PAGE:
Hunt closes the circle as he explains the United Nations is the “Global Government” component of GRSB. The UN organization that governs these issues is the Global Agenda for Sustainable Livestock, which is a member of the GRSB. Hunt notes that while the UN pretends to be an advocate of the livestock industry, several years ago they published a document called “Livestock’s Long Shadow — Environmental Issues and Opinions.” Hunt continues, the document “explains how folks like you — and how eating meat is ruining the planet.” He points out the contradictory nature of the UN’s messages. While the GRSB purports that they are attempting to sell more beef in a responsible way, the UN, which is clearly driving the GRSB’s objectives, is clear on its position related to beef as it has not recanted or retracted any part of “Livestock’s Long Shadow.” Furthermore, the UN has recently rolled out “Act Now,” which is its new climate action campaign that advocates eating less meat in exchange for more plant-based meals. FMD AND BRAZIL
“Foot-and-Mouth Disease Fact-Finding Trip to Brazil” – R-CALF USA Region VII Director (Minn., Iowa, Wis.) Eric Nelson of Moville, Iowa, traveled to the heart of Brazilian cattle country to learn about the risk presented by imported Brazilian beef products; specifically, in regard to foot-and-mouth disease. Nelson left Brazil with two profound conclusions. Brazil’s agricultural economy is booming. Brazil currently has approximately 232 million cattle in comparison to the 103 million in the United States. He asserts that “Brazil will never import beef from anyone,” but they are fierce competitors in the export market.
According to Nelson, FMD is one of the most serious livestock diseases and presents itself in a highly contagious viral form. Vaccine can protect against the disease but does not necessarily prevent it. Nelson explains that “Brazil is a rugged country with few roads, unrecognizable borders and poor law enforcement infrastructure.” Bribery is a problematic commonality in the country. According to Nelson, “There is no way they (the Brazilians) will sequester FMD.” “Halting Government Overreach – R-CALF USA’s Mandatory RFID Lawsuit” — Harriet Hageman, senior litigation counsel, New Civil Liberties Alliance, described as compelling and dynamic, says this of the proponents of mandatory RFID: “Our enemies are in this for the long haul; they play for the long game.”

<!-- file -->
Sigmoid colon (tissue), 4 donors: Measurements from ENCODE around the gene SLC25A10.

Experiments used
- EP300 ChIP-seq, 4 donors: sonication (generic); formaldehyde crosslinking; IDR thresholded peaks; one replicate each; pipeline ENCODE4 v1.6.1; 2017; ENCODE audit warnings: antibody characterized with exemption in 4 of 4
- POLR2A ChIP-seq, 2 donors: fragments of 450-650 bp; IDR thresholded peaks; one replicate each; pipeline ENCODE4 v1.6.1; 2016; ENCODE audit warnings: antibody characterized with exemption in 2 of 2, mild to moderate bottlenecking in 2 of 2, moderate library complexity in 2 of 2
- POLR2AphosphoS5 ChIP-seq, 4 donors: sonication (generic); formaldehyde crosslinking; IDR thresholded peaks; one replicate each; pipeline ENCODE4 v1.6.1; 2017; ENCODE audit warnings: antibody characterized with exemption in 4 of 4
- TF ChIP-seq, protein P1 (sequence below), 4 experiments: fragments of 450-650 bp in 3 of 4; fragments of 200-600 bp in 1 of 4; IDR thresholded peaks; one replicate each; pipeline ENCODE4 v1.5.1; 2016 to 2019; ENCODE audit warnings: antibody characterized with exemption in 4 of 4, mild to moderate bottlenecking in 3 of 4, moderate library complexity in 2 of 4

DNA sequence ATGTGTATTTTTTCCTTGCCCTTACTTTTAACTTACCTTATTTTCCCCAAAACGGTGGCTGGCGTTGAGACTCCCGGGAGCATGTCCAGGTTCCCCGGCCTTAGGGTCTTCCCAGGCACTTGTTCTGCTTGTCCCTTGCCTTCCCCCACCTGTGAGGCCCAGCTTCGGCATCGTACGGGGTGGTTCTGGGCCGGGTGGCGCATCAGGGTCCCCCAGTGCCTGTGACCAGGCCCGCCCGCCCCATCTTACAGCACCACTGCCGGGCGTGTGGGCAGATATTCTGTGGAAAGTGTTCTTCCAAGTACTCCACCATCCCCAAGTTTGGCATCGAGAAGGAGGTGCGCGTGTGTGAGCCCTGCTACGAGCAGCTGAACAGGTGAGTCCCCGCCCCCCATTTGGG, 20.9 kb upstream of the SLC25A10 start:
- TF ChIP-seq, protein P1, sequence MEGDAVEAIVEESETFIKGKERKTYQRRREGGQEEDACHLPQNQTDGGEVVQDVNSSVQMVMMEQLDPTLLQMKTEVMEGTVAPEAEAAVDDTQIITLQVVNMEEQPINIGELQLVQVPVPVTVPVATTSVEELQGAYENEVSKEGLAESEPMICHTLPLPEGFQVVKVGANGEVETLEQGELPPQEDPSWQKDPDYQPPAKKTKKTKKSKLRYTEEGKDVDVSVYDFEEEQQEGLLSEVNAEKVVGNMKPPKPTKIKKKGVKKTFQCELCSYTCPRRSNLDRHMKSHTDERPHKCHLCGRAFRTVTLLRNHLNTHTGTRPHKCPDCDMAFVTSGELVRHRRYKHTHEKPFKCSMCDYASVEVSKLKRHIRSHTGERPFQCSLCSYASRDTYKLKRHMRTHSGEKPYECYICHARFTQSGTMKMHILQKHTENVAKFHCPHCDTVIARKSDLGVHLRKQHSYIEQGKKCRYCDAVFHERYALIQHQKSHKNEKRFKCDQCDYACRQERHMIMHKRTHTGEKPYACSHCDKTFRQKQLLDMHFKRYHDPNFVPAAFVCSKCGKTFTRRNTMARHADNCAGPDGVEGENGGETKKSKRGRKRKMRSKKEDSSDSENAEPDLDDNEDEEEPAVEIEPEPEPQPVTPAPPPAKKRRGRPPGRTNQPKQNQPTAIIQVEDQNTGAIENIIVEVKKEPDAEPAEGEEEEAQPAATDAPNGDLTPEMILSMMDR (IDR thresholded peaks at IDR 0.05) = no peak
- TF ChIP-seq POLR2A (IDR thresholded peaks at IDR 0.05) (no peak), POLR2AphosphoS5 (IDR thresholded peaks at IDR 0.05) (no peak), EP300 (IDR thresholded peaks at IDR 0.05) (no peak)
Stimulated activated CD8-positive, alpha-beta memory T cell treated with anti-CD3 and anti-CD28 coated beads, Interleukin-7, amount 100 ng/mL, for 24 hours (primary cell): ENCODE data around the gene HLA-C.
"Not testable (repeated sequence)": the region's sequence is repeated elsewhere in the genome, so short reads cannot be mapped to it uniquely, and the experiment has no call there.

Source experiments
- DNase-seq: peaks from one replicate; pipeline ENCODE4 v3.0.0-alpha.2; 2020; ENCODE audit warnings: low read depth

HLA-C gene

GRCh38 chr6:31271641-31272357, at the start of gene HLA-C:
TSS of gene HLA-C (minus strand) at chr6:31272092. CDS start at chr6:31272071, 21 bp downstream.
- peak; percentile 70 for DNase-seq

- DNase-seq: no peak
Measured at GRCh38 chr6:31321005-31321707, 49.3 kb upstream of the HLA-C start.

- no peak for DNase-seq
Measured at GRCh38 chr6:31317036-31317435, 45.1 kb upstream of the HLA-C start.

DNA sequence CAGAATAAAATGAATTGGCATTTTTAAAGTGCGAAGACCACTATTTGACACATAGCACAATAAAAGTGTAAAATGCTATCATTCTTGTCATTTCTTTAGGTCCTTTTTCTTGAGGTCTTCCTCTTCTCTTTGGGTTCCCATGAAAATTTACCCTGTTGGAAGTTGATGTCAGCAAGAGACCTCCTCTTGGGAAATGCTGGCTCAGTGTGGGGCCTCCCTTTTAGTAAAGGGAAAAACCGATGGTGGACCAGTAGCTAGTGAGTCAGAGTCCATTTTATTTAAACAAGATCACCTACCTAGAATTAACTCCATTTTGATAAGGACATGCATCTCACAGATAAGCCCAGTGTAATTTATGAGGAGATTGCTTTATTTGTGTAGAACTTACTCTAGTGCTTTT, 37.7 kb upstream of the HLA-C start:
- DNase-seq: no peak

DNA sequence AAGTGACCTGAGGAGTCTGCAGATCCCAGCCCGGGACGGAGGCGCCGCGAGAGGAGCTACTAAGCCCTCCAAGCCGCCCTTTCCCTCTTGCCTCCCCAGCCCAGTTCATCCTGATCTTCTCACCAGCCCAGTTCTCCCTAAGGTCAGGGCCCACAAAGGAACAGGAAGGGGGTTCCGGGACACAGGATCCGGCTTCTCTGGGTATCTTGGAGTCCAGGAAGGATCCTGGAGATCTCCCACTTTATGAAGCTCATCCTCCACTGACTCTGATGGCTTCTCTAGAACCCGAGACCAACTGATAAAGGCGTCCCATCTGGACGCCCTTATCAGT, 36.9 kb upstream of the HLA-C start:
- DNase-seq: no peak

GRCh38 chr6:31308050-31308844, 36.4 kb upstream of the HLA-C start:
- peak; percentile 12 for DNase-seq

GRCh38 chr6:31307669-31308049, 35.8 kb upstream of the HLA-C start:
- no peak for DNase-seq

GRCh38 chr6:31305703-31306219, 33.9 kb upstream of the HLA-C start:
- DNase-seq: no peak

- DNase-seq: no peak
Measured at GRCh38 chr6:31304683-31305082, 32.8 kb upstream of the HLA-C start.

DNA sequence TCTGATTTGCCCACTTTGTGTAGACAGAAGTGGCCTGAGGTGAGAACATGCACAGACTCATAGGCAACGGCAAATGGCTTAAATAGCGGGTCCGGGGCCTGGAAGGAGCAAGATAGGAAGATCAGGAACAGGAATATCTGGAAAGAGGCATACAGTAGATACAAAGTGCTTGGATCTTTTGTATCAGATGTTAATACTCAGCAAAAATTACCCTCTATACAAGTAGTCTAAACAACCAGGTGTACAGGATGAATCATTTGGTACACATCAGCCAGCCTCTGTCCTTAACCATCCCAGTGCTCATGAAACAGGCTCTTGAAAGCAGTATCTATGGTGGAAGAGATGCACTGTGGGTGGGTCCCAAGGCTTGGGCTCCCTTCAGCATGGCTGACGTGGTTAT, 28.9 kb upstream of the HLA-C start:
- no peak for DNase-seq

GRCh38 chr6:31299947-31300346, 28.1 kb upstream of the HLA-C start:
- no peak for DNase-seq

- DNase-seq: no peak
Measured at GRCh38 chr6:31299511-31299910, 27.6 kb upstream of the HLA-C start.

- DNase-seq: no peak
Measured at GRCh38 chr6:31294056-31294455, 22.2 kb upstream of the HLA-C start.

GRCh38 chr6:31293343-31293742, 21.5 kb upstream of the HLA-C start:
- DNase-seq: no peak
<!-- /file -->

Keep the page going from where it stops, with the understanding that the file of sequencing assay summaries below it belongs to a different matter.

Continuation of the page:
Hageman, whose father ranched in Fort Laramie, Wyo., and whose great-grandfather ranched in Texas in 1879, understands the plight of the American rancher. She has been a practicing attorney for over 31 years; and, for the past 20 years, has dedicated her life to going into battle with the U.S. Environmental Protection Agency, U.S. Forest Service, U.S. Fish & Wildlife, U.S. Department of Agriculture, U.S. Corps of Engineers and a variety of other state agencies. A few years ago she decided to dedicate her career to the public policy arena. She expresses pride as she explains that she fights for people who may not have been able to afford her in her private practice years. Hageman explains to producers the broad ramification of mandatory RFID. “Radical environmentalism is now being visited upon you. That is what RFID is about.” Hageman holds nothing back, “it is one of the more dangerous things I’ve seen. It exposes an entire industry to complete and total control by the USDA; and, by the people making decisions — trans-national corporations, including packing plants.”
Hageman explains the evolution of the mandatory RFID timeline beginning with the widely disputed 2011 Notice of Rule Making, the 2013 Rule Making, and the 2019 Fact Sheet. She explains how the two-page Fact Sheet was a backdoor approach as it was quietly posted on the USDA website. According to Hageman, the Fact Sheet was illegal and subsequently challenged by R-CALF USA when they hired Hageman’s firm in October of 2019. The Fact Sheet was then immediately withdrawn from the USDA website. The USDA promptly filed a motion to dismiss the suit filed by R-CALF USA. The case was dismissed in federal court in Cheyenne, Wyo.; however, Hageman notes that there was “some good verbiage in the ruling” that will require the issue to go back to the rule-making process. EDUCATING CONSUMERS